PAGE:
Energy

OB Town Council: Drought Remedies, Mallow-Out Campaign, Caves, Grants, Vendors and Park Rangers

June 25, 2015 by Frank Gormlie
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The Ocean Beach Town Council juggled a lot of issues last night at its monthly public meeting – drought solutions, its “Mallow-Out” Campaign, the day after July 4th clean-up, the funding of grants …

It was well over half-way through the meeting when the keynote presentations on the drought and solutions were finally made to the crowd of about forty audience members and a dozen Council members.

Drought Remedies: Native Plants, Rainbarrels, Greywater and Diet

One-by-one several presenters laid out remedies that included learning about native plant gardens, which native plants are good to plant, about installing grey-water systems in your home, and how our diets also contribute to the waste of water.

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Former Congressman Jim Bates Re-enacts Mid-Night Ride of Paul Revere – Sat., June 13

June 12, 2015 by Staff

It’s true. Former Congressman Jim Bates is making his comeback as the ghost of Paul Revere. Bates is actually re-enacting Revere’s midnight ride this Saturday night, June 13th at – of all times – midnight.

He’ll be on a horse calling for a need for the country to mobilize a large scale effort to get the nation off fossil fuels, a type activists call “a U.S. government World War II-scale Mobilization to transition the U.S. from fossil fuels to conservation and safe, clean wind, water and solar renewable energy.”

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Nuclear Shutdown News – May 2015: Fire at Indian Point Plant in NY – and Is It ‘the End’ for Diablo Canyon?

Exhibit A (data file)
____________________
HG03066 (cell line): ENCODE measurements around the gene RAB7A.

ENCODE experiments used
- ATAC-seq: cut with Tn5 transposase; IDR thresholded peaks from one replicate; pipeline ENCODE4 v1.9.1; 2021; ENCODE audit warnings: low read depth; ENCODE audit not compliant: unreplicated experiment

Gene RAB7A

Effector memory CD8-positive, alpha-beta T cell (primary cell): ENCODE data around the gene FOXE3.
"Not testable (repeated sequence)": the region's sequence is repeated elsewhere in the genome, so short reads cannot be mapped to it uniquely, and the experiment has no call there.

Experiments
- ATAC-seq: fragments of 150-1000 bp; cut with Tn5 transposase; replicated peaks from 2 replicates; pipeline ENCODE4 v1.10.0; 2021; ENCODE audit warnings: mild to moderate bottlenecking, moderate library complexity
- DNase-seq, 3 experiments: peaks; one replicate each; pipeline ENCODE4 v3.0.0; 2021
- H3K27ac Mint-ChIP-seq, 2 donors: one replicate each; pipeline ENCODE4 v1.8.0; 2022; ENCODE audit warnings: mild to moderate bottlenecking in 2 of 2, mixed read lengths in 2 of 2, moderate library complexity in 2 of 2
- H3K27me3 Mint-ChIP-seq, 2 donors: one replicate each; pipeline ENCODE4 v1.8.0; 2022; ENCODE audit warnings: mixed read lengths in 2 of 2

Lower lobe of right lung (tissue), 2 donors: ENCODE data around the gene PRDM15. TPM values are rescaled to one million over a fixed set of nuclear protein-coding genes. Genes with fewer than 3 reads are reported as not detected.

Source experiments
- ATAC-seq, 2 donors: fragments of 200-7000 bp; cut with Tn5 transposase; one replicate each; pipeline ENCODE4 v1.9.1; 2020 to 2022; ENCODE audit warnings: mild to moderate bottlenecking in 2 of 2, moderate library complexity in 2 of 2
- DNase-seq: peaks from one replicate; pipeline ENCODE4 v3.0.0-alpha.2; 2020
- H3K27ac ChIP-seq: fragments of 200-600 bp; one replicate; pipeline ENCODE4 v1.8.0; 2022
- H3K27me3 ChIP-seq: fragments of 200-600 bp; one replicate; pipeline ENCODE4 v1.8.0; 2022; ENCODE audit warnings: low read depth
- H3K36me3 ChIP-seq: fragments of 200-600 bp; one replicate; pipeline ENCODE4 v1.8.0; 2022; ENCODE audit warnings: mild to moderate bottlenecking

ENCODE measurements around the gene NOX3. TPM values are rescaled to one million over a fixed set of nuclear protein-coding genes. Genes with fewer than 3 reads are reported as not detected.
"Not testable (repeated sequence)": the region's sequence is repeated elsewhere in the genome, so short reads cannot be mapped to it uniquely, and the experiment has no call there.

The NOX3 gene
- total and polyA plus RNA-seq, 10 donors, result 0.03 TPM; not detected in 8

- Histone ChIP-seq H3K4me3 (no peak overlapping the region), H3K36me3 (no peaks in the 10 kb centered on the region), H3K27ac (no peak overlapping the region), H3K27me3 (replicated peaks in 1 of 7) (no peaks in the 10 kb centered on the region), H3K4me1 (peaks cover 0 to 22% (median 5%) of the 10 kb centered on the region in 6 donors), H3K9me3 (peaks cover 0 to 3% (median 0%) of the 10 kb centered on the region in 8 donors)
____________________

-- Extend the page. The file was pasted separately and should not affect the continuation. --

June 5, 2015 by Michael Steinberg
Thumbnail image for Nuclear Shutdown News – May 2015: Fire at Indian Point Plant in NY – and Is It ‘the End’ for Diablo Canyon?

By Michael Steinberg / Black Rain Press

Nuclear Shutdown News chronicles the continuing decline of the US nuclear industry.

Here’s our May 2015 report:

Indian Point Nuke Plant Fire

A May 8 fire in a transformer at the Indian Point Nuclear Plant caused a fire and explosion, shutting down reactor #3 for 16 days. The Environmental News Service reported on May 9th:

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Santa Barbara oil spill now stretches for 9 miles

May 21, 2015 by Source
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by Dan Bacher

The spill from a ruptured pipeline owned by Plains All American Pipeline expanded overnight from 4 miles long to two slicks stretching 9 miles along the coast, according to the U.S. Coast Guard. The pipeline carries crude oil from to Flores to Gaviota.

Preliminary reports indicated that the ruptured 24 inch pipeline in Goleta leaked an estimated 21,000 gallons of crude oil Tuesday. However, the pipeline company may have actually released as much as 105,000 gallons, with tens of thousands of gallons going into the ocean, according to the latest data from Plains All American.

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Drink Outside the Box

May 14, 2015 by Source
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By Jill Richardson / Other Words

I recently checked out an upscale yoga studio here in Madison, Wisconsin and discovered a new and disturbing trend: boxed water.

Boxed water?

OK, I’ve heard of boxed wine — and maybe even drunk a little. But water?

The yoga studio in question appeals to a young, wealthy, presumably eco-conscious demographic. As the skinny, beautiful clients file into the heated room with their yoga mats, they pass a refrigerator case of boxed water and a sign proclaiming its environmental benefits.

These supposed benefits come from packaging water in a box instead of a plastic bottle.

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Gov. Brown on Climate Change: “We’re dealing with it and it’s damn serious.”

May 13, 2015 by John Lawrence
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Then Why Haven’t You Put Any Restrictions on Big Oil and Big Ag?

By John Lawrence